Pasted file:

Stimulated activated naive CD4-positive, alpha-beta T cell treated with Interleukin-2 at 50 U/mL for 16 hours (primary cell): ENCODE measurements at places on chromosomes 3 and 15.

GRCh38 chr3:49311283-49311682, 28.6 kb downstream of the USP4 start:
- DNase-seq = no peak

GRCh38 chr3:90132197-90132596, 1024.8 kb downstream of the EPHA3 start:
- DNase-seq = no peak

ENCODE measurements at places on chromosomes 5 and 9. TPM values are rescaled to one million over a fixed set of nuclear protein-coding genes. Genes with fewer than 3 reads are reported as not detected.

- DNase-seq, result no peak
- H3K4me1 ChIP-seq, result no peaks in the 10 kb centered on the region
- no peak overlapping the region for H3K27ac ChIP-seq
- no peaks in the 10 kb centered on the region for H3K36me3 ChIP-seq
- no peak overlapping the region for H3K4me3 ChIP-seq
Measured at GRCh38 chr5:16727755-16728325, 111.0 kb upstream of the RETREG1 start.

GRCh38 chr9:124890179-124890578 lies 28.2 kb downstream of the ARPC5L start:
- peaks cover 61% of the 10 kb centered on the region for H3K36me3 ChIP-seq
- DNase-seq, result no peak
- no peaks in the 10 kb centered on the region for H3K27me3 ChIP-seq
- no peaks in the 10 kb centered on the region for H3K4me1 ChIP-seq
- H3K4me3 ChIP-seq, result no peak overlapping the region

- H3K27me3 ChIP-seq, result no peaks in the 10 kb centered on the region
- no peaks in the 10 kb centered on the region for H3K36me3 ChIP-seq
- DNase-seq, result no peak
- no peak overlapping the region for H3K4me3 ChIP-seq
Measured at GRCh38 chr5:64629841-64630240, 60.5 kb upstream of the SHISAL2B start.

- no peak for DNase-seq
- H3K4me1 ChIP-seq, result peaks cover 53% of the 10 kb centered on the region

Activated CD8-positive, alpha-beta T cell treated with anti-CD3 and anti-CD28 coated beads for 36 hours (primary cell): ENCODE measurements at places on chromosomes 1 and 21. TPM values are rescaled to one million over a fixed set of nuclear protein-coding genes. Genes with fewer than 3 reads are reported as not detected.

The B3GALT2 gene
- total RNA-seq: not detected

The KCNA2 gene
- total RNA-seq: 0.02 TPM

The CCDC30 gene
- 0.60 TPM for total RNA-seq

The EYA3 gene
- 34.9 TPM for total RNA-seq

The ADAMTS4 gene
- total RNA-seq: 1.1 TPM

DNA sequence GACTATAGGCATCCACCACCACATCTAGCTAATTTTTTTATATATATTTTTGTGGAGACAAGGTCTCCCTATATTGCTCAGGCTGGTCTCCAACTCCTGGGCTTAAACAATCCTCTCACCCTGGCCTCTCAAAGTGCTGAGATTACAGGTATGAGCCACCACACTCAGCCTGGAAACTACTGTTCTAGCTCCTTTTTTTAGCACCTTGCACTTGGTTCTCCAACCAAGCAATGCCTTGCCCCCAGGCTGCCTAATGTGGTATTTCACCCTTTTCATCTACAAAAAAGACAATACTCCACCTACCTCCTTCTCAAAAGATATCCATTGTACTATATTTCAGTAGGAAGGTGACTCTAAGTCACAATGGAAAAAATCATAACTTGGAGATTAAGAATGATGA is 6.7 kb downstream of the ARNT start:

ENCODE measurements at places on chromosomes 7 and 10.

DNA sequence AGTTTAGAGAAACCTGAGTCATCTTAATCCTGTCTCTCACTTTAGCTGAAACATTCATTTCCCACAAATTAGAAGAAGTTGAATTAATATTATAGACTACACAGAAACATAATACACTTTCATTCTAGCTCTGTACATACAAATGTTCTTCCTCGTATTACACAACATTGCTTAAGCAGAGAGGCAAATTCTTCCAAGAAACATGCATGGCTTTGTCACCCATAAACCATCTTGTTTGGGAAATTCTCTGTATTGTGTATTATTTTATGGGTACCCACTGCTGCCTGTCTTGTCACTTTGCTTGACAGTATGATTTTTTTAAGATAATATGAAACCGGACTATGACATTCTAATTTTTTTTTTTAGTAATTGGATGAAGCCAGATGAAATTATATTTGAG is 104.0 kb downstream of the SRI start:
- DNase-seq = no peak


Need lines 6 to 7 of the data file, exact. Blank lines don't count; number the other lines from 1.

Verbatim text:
ENCODE measurements at places on chromosomes 5 and 9. TPM values are rescaled to one million over a fixed set of nuclear protein-coding genes. Genes with fewer than 3 reads are reported as not detected.

- DNase-seq, result no peak